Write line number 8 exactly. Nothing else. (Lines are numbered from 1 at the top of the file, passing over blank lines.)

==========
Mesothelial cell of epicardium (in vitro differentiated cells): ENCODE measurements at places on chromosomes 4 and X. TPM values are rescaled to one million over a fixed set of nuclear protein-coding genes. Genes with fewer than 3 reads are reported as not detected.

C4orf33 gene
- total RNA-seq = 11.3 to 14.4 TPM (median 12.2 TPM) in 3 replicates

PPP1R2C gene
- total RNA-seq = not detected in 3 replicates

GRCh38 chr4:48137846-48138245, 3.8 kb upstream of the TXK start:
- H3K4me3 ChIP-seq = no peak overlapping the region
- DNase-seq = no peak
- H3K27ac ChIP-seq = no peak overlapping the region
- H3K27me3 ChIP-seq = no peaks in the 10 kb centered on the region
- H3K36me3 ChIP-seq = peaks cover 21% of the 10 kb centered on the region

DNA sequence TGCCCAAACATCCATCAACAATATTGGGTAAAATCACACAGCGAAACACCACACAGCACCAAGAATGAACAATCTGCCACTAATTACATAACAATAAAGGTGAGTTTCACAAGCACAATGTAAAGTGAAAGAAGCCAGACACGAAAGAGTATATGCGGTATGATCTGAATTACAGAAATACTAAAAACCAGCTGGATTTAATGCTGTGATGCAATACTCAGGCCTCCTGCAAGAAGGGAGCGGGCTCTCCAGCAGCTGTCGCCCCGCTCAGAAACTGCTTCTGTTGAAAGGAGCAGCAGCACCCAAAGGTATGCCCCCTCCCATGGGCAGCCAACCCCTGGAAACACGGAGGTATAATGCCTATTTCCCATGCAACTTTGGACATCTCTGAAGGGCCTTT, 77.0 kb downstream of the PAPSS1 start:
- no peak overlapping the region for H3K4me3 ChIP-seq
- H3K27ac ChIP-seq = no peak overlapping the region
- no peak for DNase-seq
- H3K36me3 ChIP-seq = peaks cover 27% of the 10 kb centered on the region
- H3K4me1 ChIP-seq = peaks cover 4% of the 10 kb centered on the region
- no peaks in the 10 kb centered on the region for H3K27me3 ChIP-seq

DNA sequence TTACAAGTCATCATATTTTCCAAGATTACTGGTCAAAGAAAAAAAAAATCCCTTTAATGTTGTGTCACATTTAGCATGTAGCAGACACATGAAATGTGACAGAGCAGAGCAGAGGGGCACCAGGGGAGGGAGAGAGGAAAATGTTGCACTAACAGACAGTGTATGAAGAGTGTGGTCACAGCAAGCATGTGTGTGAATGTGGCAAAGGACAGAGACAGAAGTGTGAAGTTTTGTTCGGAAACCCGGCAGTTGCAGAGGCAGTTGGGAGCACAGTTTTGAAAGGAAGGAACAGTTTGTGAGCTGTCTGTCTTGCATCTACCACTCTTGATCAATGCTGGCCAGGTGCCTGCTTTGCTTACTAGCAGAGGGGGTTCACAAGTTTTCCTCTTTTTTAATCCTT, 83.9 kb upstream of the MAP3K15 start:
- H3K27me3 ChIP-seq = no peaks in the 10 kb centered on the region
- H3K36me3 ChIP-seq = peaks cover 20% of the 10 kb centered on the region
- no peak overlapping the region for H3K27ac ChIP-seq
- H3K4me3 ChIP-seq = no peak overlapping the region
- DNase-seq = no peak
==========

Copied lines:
- DNase-seq = no peak